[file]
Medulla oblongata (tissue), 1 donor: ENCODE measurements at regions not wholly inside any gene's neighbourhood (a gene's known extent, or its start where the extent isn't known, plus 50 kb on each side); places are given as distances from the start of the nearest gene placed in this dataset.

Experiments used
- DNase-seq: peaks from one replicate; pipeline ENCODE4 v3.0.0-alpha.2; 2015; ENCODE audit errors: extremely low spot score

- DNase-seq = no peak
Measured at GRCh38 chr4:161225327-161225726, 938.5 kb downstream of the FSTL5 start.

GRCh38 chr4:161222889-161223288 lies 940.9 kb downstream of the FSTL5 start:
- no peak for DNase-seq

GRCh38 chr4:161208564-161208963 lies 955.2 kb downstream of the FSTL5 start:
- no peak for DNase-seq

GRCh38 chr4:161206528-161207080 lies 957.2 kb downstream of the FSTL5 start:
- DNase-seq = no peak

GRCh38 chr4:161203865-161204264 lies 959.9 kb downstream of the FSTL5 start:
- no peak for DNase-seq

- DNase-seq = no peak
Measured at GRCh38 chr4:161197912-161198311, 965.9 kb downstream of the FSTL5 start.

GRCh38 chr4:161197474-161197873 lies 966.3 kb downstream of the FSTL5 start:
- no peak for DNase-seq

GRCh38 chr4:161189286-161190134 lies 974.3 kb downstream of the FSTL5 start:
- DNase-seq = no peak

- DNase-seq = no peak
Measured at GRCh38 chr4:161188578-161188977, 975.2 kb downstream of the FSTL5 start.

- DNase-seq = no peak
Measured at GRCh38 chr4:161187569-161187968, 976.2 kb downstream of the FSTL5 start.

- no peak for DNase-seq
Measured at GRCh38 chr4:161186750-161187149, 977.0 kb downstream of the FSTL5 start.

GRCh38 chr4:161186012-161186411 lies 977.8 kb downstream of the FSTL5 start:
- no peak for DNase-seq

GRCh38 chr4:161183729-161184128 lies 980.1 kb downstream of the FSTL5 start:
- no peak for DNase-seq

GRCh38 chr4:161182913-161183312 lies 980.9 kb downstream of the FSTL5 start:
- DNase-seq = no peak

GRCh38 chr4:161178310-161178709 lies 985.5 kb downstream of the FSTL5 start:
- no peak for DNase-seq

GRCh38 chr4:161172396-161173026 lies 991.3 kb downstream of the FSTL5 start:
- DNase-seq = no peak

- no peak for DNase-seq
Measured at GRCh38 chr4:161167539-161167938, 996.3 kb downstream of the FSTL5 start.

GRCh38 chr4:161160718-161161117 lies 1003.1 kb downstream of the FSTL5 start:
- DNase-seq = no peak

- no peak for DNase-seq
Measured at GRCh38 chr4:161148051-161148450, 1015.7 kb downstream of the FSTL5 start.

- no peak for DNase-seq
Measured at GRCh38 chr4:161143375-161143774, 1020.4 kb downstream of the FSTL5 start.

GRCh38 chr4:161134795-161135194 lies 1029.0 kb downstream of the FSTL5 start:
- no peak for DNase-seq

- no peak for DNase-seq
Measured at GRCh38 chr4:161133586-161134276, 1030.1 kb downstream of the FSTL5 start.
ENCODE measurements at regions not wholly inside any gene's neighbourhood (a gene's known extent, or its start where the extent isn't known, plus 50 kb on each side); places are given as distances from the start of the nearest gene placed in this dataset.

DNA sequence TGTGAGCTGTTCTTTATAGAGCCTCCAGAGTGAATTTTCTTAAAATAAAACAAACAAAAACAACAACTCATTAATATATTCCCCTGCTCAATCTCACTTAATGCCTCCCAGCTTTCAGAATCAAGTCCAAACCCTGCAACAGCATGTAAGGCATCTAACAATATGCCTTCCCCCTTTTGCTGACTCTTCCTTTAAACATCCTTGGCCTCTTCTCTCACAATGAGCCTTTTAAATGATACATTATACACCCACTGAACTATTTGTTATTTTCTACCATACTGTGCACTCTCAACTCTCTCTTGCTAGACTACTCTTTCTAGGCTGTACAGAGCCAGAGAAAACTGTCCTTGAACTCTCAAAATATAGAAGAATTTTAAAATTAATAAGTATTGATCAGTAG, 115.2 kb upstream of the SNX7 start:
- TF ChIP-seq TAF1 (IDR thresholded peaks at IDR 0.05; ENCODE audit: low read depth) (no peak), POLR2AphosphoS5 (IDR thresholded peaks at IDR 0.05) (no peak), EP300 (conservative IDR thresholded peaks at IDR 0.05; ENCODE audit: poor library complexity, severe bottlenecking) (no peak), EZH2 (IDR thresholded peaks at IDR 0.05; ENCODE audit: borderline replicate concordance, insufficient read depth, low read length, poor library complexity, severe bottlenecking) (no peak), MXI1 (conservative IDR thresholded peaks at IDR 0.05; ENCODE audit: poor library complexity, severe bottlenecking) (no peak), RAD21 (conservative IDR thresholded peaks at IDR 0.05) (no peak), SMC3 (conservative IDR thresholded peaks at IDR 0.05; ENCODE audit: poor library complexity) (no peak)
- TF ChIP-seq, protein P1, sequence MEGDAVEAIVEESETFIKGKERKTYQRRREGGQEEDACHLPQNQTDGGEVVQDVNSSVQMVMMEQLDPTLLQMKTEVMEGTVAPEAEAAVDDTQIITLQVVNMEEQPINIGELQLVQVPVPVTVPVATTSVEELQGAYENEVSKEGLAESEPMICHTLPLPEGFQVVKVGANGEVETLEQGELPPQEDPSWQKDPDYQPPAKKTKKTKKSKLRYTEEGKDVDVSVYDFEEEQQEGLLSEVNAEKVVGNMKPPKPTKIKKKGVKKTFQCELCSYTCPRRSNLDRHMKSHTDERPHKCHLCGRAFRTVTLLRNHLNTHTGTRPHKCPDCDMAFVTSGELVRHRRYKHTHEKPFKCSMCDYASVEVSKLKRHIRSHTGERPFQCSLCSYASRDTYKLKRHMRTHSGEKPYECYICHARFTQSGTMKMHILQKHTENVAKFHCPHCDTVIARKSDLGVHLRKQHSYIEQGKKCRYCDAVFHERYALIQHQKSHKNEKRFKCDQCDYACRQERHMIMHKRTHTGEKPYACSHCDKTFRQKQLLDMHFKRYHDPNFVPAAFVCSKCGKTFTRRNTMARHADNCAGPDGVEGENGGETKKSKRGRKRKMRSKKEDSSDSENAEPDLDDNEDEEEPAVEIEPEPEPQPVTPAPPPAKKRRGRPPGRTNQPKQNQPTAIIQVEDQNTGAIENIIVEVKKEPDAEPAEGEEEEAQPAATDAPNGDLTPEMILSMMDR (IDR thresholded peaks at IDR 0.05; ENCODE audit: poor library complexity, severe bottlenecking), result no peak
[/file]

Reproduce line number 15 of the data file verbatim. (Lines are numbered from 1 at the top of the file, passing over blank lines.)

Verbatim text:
Measured at GRCh38 chr4:161197912-161198311, 965.9 kb downstream of the FSTL5 start.